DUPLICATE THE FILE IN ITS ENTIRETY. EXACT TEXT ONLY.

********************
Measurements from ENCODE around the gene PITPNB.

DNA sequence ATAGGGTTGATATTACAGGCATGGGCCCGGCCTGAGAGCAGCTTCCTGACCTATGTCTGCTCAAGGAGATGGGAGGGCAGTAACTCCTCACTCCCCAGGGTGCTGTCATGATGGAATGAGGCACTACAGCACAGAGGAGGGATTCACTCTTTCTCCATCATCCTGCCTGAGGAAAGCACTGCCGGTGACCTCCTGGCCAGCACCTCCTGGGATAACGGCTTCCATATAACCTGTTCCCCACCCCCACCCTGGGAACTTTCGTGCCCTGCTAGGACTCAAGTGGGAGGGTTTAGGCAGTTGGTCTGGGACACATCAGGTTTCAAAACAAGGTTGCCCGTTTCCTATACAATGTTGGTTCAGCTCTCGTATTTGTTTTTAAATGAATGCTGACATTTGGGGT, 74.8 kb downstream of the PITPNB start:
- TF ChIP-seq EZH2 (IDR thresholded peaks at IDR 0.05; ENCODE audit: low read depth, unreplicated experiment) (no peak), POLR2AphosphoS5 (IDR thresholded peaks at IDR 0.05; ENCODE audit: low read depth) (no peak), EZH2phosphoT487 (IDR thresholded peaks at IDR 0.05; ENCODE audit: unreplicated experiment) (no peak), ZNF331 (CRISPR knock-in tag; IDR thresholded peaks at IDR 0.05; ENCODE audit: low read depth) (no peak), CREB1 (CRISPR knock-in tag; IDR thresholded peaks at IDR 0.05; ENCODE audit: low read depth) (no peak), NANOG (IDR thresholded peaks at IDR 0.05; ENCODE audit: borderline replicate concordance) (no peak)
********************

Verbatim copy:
Measurements from ENCODE around the gene PITPNB.

DNA sequence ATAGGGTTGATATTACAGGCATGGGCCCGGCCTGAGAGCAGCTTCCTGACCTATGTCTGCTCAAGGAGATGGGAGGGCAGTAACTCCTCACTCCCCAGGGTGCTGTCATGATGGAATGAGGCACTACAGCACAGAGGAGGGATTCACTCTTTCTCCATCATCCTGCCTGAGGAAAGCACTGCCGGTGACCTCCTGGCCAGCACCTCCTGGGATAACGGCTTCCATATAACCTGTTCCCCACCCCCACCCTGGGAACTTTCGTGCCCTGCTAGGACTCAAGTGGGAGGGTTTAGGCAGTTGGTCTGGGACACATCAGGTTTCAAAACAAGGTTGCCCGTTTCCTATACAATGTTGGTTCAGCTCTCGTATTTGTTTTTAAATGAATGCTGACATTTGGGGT, 74.8 kb downstream of the PITPNB start:
- TF ChIP-seq EZH2 (IDR thresholded peaks at IDR 0.05; ENCODE audit: low read depth, unreplicated experiment) (no peak), POLR2AphosphoS5 (IDR thresholded peaks at IDR 0.05; ENCODE audit: low read depth) (no peak), EZH2phosphoT487 (IDR thresholded peaks at IDR 0.05; ENCODE audit: unreplicated experiment) (no peak), ZNF331 (CRISPR knock-in tag; IDR thresholded peaks at IDR 0.05; ENCODE audit: low read depth) (no peak), CREB1 (CRISPR knock-in tag; IDR thresholded peaks at IDR 0.05; ENCODE audit: low read depth) (no peak), NANOG (IDR thresholded peaks at IDR 0.05; ENCODE audit: borderline replicate concordance) (no peak)